Grandmama turned away from the window, but left the shutters gaping open. “Yes. Born vampires and made vampires. Do you know the difference between the two?”
Hector had to swallow twice before he found his voice. “N-no, Grandmama.”
The old lady’s eyes glittered in the firelight as she slumped back in her chair. “Born vampires are of the old blood. Some of them can change into bats; some into wolves and snakes.” She fixed Hector with a beady glare. “I’ve heard some can turn into mist and seep through keyholes into young boys’ rooms.”
Hector gulped. “T-they c-can?”
“Indeed.” Grandmama fumbled with her pipe and the bag of tobacco, and soon the familiar smell filled the room. The smoke from her pipe took on a life of its own and tickled Hector’s nose.
He tried to watch the shadows in the corners of the room, but he couldn’t watch them all at once. What if that shifting shadow by the sofa housed a grinning vampire? What if the smaller shadow behind one of Grandmama’s bookcases hid a bat? What if…
“You’re not scared, are you?”
Hector licked his lips, “N-no, Grandmama.”
The old lady puffed on her pipe. “Good. They can smell fear. Now. Where was I?”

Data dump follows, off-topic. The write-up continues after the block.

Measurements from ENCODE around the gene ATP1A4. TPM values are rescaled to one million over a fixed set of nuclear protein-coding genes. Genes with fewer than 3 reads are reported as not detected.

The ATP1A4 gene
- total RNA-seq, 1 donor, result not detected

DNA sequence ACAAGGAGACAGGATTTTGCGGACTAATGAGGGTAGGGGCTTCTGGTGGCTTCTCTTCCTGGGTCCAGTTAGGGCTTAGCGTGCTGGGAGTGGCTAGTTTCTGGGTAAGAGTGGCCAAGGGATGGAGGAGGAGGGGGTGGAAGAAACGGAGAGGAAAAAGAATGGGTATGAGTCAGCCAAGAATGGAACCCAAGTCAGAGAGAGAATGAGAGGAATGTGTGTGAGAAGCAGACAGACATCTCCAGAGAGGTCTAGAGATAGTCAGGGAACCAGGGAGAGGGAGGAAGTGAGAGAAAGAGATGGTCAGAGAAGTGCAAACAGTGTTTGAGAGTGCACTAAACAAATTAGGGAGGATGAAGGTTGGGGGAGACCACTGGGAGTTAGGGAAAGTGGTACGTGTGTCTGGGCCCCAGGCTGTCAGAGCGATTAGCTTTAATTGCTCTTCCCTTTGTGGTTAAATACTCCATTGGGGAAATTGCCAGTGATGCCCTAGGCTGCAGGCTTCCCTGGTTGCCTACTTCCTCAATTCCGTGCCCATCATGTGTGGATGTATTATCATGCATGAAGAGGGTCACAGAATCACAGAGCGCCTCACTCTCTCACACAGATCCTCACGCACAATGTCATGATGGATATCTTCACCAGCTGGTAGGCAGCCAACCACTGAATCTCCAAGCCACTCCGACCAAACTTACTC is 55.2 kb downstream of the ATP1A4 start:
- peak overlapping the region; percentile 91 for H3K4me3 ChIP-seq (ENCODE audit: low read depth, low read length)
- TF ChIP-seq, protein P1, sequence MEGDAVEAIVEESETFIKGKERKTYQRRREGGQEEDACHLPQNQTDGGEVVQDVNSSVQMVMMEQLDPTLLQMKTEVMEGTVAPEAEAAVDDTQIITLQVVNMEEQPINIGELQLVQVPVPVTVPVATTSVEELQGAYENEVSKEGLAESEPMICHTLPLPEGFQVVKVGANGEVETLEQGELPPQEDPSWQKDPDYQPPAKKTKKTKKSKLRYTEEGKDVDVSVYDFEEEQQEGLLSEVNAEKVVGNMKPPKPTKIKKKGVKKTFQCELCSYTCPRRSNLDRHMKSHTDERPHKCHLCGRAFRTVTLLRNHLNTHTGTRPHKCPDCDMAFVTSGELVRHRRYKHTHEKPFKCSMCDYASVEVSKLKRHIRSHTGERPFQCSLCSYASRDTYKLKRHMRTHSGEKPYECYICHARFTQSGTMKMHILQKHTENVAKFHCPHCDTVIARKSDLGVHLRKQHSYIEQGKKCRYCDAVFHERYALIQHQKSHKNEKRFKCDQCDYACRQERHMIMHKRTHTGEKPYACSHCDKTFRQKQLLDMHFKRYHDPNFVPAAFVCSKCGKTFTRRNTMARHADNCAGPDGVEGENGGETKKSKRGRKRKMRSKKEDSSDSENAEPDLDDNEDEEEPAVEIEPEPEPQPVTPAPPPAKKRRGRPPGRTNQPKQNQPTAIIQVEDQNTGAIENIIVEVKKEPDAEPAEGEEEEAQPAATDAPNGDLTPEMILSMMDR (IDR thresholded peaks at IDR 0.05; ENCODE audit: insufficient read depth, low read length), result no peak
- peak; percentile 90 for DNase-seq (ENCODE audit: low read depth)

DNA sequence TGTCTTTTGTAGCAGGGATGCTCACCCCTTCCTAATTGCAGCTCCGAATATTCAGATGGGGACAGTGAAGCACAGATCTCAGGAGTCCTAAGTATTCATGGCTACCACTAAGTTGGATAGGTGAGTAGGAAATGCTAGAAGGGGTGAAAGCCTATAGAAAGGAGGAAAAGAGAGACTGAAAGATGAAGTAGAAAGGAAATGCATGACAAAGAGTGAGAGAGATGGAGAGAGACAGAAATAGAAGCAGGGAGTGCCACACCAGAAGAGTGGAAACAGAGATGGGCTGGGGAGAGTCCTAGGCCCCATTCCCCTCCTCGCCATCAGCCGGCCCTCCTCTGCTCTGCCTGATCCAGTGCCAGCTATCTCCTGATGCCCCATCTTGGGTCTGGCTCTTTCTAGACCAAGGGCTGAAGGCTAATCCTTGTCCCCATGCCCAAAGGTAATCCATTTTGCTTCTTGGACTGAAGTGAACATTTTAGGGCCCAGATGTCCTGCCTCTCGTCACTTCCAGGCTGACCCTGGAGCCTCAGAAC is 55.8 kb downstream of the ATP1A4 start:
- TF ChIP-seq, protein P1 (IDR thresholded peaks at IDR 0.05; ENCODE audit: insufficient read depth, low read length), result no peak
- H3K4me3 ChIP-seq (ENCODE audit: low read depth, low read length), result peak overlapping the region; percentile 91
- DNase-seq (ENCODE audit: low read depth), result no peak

“Born vampires and made vampires, Grandmama,” Hector whispered.
“Ah, yes.” Another puff of smoke drifted up into the air and swirled in the shadows cast by the fire. “Born vampires are much more powerful than made vampires. The creature that took your Aunt Phoebe…”
“Rupert,” Hector whispered.
Grandmama peered at him over the bowl of her pipe. “Yes. His name is Rupert. How did you know?”
“I… Aunt Phoebe and U-uncle…”
“That creature is no uncle of yours,” Grandmama snapped.
“T-they came to visit,” Hector whispered. “After Papa died.”
“Hmm.” Grandmama rocked for a moment, her gaze on the shadows outside. The bat had not returned to the window. Hector didn’t know whether to be happy about that or suspicious.